The Expedition Book 2 – The Tao of Porridge


August 5. Wind: SE 15-20 knots. Heading: 170M. Position: 13°09’44”S

“What’ve you eaten in the last twenty-four hours, Ms A?”

Eyes sunken and glazed, besieged by dark rings, April nurses a handful of raw oats. She sorts with thumb and forefinger, picking out a few loose grains and placing them in her mouth. The bones in her face protrude as she chews.

“A Cliff Bar,” she replies softly. “A GU energy sachet, and a tangerine.”

I shake my head. “Abso-lutely-useless. That’s not enough to sustain a fly.”

“It sustained me during my last shift,” she says defiantly, snatching at a steering toggle to correct Moksha’s heading.

“Maybe, but you’re losing too much weight, April. Soon we’ll be measuring your pedal rotations in RPC, not RPM.”

My partner stares at me nonplussed.

“Revolutions per century?”

It’s an underhand comment, especially in light of her unremitting seasickness, but it’s one of the few ways I can get her to eat. Becoming a burden to the voyage is still her biggest fear.

I spoon a dollop of cooked porridge onto a tin plate and hand it to her.

“I can’t eat anymore,” she groans. “I tried.”

As well as stubbornness—ironically, one of the reasons I chose her as a crewmate in the first place—things aren’t helped by April’s deep-seated hostility towards porridge. The Breakfast of Champions for the Scots translates to the Breakfast of Privation for Americans, the generally reviled oatmeal, synonymous with the hardships and austerities endured by their gruel-eating forebears in feudal Europe. Unfortunately, this can’t be helped. Following the Great Weevil Infestation of the last voyage when all the pancake mix was heaved overboard, porridge is the only breakfast option we have.

I push the bowl at her. “C’mon, Ms A. Gotta keep those legs turning. Surely it doesn’t taste that bad?”

She contemplates the glob with barely concealed revulsion. “Hmmm, looks delightful. And so much of it.”

“What do you mean? There’s hardly anything there.”

“How about half now, half later?”

“I don’t think so. We had an arrangement, remember?”

The evening before, we’d received word from John Castanha, April’s fellow teacher and personal trainer in Colorado. Monitoring the daily blogs, he, too, is concerned for her health:

April, the email read, if it hasn’t already, your body will start consuming its own muscles for fuel – unless you eat.

Best of luck – Coach John

PS. How many times a day do you vomit? Your fifth graders are looking forward to watching it on video.

Confronted with an opinion she trusts in matters of sports nutrition, April agreed to a deal. For every three square meals she chokes down, I will desalinate an extra litre of freshwater to put towards washing her hair.

“The porridge is getting cold, April. Do you want to wash your hair or not?”

“Yes, of course.”

I hand her a spoon. “Well then. Eat woman. If nothing else, eat for your country!”

She prods the now congealed mass as if it might spring to life. Reluctantly, she takes a tiny bite.

“You eat like a sparrow,” I scoff.

She puts the spoon down—glad of the excuse. “Well, I’ve never seen anyone consume food as fast as you do. You just woof it, woof it!”

Another email, this one from my father, has re-floated the idea of trying to reach Thursday Island instead of Cairns. As he points out, we have to make significant progress south, and soon, or face being wrecked somewhere along the 500-mile stretch of Barrier Reef north of Cooktown. Thursday Island is currently downwind of our position. We could be there in a week, complete customs and immigration formalities, and then continue down the west coast of Cape York to the mining town of Weipa. After making official landfall and the all-important media splash, April could be back in Colorado before school starts, leaving me to get stuck into fundraising for the next leg.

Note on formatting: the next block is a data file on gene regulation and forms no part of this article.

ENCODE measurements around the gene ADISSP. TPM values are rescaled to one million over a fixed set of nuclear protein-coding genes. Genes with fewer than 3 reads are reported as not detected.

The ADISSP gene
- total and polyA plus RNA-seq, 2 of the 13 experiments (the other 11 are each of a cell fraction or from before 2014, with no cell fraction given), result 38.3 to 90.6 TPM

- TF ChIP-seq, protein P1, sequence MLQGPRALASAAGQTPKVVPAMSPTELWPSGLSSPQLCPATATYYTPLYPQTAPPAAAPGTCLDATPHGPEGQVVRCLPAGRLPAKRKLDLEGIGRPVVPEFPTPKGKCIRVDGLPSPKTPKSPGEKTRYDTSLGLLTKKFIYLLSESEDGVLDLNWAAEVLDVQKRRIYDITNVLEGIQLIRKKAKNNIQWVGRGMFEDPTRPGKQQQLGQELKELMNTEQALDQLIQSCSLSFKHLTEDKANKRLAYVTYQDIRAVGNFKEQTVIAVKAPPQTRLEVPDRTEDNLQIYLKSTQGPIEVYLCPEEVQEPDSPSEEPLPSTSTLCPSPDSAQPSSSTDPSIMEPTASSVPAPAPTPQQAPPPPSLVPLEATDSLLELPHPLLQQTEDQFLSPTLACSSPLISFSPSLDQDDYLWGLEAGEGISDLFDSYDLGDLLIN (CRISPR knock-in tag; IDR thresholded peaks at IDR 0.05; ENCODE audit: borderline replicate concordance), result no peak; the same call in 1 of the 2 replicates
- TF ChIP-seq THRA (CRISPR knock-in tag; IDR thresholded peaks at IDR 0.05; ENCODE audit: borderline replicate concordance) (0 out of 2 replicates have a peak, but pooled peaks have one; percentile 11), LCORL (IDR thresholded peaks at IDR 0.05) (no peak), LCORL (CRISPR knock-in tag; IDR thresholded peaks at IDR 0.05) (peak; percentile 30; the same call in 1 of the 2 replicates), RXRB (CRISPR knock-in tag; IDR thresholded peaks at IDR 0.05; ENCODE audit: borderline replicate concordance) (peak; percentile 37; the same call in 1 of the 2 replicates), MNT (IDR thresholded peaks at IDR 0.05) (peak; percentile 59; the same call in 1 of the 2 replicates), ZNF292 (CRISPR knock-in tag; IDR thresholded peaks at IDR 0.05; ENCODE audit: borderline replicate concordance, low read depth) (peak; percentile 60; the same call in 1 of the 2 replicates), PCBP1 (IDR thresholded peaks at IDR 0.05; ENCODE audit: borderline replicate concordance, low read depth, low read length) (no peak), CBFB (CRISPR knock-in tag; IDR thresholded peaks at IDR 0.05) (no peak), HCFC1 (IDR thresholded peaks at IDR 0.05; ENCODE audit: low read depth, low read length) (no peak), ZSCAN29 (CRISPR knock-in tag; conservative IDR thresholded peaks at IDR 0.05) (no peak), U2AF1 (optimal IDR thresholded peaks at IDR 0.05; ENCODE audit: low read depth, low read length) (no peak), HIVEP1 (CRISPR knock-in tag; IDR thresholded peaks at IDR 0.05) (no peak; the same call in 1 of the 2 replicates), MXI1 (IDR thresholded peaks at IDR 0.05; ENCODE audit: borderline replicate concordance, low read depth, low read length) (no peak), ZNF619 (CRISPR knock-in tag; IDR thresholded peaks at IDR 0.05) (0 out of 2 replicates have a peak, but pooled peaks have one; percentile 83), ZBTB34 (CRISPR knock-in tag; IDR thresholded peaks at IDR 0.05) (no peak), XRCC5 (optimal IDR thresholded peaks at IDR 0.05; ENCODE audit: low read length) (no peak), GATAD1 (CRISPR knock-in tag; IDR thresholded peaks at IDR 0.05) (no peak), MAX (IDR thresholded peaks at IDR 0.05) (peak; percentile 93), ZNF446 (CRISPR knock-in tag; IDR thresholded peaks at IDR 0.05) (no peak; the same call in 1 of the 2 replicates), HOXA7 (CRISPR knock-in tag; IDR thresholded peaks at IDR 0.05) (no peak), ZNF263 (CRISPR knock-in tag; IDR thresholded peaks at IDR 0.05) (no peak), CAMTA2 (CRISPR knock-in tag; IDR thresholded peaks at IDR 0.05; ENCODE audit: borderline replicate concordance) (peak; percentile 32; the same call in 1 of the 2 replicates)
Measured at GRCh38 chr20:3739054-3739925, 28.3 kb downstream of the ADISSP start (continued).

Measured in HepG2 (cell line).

Oh that it were so simple! There is the small matter of navigating without charts through the complex reef systems of the Torres Straits. Captain William Bligh managed it in a twenty-three-foot open dory after being set adrift by the Bounty mutineers in 1789, but he had the benefit of canvas to prevail against the powerful winds and currents.

One possible solution is for Our Man Brown to drop the requisite charts from a light aircraft, like he did the cheese, beer and oranges north of the Turks and Caicos Islands in the Caribbean. Another is for my father to plot a passage through the reefs, and email us the latitude and longitude coordinates to plug into our GPS. Either way, bouncing like a pinball through the Torres Straits doesn’t fill me with the greatest confidence. Just a few hundred yards off course—not inconceivable given our limited horsepower—and we’d be finished.

“Let’s give it another twenty-four hours,” I say to April after we’ve discussed both options. “Decide between Cairns and Thursday Island after our next position fix.”

That evening, I fire up the laptop to type the lesson plan April has prepared in her head. She dictates as she pedals, too sick to look at the screen herself. At least three hours of every day is dedicated to educational outreach: updating the blog, creating a lesson extension for schools, editing photos, a video clip, then uploading it all through the tortuously slow satellite modem. Today’s mathematics lesson is devoted to how many times April pukes in a 24-hour period.

Being kids, they’ll love it.

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All Rights Reserved – © 2012 Jason Lewis

>> More excerpts from The Seed Buried Deep, part two in The Expedition trilogy, will be posted in the coming weeks prior to US & Canadian publication.